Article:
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    1. Kim and Victoria, thanks! Hope your year gets better for more time in the garden.

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  14. You have a great selection of wild flowers on your plot, I am in love with that Hypericum, so dainty. How exciting that each year you spot new things popping up.

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    1. Janet, yes, the Hypericum is very delicate, almost easy to overlook it. Not sure if these were around last year and I missed them or if weather or seed dropping made them pop up here.

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  15. Love that you were able to get id's on your mysteries! Way to go everyone for figuring this out. The elephant's foot is beautiful, what a lucky find.

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    1. Marguerite, I agree! Great to have new plants IDed. Love the bloom on the Elephant's Foot.

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  16. Beautiful!
    Have a wonderful day!
    Lea
    Lea's Menagerie

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  17. Hi Janet, Isn't it wonderful that you can post a mystery and have it solved so quickly by gardening friends. I quite like the structure of the plant and the blooms on the Pluchea camphorata. The Cephalanthus occidentalis is also really interesting.
    I have been photographing wildflowers all summer and keep wondering about incorporating some of these native plants into the garden. The problem is that many are unknown. The last thing one would want to do is to invite a problem home to take over the garden. I must see if I can find a good book on the subject of using natives in the garden.

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    1. Jennifer, I agree, love my fellow gardeners out there!! Wait til I get some blooms on the Cephalanthus, this is the seedpod!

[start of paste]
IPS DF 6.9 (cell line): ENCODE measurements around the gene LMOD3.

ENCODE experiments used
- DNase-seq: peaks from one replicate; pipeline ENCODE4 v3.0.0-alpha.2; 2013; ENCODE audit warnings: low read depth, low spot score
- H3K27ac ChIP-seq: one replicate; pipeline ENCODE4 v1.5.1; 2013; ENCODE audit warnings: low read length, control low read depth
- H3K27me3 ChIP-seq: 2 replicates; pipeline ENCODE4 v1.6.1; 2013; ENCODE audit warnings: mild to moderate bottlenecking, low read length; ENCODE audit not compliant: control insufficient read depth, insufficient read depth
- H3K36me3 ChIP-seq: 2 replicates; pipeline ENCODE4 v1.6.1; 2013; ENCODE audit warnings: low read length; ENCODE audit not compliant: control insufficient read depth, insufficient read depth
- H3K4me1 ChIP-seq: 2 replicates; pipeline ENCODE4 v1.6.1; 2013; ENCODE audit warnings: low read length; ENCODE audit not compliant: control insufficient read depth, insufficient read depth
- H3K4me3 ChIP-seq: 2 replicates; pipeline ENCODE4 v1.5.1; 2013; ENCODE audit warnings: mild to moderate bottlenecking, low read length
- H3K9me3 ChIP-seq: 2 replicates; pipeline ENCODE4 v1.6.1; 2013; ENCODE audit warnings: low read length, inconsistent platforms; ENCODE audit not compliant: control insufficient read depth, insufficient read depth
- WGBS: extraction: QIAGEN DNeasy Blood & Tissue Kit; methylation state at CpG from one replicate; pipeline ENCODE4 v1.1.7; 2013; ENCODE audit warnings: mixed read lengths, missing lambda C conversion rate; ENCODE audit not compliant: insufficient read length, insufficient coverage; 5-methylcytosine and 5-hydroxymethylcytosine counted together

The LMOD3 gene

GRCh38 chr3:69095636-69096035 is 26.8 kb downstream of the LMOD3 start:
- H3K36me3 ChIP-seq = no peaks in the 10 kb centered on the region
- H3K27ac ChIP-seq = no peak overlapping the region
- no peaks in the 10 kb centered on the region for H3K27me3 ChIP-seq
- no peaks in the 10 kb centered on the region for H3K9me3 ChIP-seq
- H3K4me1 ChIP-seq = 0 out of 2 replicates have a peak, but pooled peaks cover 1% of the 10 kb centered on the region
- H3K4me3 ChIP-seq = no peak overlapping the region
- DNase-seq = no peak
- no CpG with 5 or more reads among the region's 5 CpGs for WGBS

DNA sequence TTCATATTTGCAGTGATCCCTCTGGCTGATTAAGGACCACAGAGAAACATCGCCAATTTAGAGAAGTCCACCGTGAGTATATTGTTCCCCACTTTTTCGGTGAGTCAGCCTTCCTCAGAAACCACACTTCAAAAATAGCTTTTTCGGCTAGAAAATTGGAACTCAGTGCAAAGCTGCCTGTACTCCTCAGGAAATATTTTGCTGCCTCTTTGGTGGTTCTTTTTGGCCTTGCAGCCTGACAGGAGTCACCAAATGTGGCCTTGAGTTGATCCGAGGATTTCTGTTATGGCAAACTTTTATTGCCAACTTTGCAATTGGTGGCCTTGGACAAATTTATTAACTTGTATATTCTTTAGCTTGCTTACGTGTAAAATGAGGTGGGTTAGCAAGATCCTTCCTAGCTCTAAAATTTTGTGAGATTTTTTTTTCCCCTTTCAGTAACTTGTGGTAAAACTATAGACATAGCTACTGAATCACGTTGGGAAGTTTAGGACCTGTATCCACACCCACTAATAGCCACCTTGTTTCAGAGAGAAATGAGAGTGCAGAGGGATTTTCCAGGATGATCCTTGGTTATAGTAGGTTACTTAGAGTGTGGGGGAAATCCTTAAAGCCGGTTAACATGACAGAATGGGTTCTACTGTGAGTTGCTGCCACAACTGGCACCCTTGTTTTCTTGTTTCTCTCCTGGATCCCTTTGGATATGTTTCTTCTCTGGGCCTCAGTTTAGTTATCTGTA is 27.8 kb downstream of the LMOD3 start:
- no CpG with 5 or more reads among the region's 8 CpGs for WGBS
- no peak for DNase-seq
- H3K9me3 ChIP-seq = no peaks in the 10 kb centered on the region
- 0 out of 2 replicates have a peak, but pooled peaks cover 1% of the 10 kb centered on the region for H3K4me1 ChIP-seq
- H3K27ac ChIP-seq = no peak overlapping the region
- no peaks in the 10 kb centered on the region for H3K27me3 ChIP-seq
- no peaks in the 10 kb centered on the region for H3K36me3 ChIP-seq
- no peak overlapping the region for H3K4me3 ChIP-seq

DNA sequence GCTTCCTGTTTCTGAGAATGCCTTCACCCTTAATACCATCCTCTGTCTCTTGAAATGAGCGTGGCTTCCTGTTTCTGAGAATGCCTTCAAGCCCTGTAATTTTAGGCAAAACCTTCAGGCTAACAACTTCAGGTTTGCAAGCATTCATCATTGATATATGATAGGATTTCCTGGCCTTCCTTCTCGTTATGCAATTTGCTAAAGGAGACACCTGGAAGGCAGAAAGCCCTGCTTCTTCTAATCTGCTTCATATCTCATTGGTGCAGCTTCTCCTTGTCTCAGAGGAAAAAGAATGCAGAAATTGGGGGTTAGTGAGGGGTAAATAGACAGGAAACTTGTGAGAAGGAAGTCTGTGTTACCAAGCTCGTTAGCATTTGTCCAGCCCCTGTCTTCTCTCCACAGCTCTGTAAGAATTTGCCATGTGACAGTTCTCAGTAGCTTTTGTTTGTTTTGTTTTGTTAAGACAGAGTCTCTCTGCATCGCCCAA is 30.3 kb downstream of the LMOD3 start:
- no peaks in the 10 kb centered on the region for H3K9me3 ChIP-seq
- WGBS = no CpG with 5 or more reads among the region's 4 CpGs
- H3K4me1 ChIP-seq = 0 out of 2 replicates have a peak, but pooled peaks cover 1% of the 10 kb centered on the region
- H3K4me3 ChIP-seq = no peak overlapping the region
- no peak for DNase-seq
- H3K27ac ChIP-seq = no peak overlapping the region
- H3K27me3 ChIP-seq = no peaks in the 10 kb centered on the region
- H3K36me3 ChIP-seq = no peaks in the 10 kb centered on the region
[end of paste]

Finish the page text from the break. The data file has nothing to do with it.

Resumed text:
I know what you mean about not wanting to unleash something into the garden that you may not want down the road.

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  18. I love this time of year, so many small and wondrous wildflowers. Like you, I love to walk in the woods and see what I can find. We have the Hypericum up here and I have to say, you took two dreamy photos of it.

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    1. Donna@GWGT, this time of year with a little rain and pop! lots of wildflowers. Thanks for the comment about my photos of hte St. Andrew's Cross, means a lot.

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  19. I'm wondering if most of the plants you're showing are growing very close to the shoreline. An interesting array you have there!

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    1. DJ, some of the plants are found by the water's edge, but not all. The Hypericum is up near the road as is the Butterfly Pea. I do have an interesting array indeed.

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  20. What an informative post! I always promise myself I will do more careful observation of unfamiliar plants - and sometimes I manage. Thanks for the Name That Plant link.

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    1. Commonweeder, thanks for stopping by. I like the Name That Plant website, good one to keep bookmarked.

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  21. Hi Janet, I saw your comment re the meadow book review on Gardens Eye View. You mentioned you were trying to plant wildflowers on a septic field. I would like to do the same . Are there any issues with roots damaging the system? I would appreciate your advice. Sue

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    1. Thanks for the info. I really appreciate it. Good luck with your meadow. S.

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    2. Susan, thanks for coming by my blog. Glad my info helped. Will post about my meadow-- or lack thereof soon.

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  22. Wow, glad you posted the names of these flowers, I've looked for that "elephants foot" all over the web too, and couldn't find it, so thanks:)

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    1. Hannah, so glad this was here for you!! Love that 'Elephant's Foot'.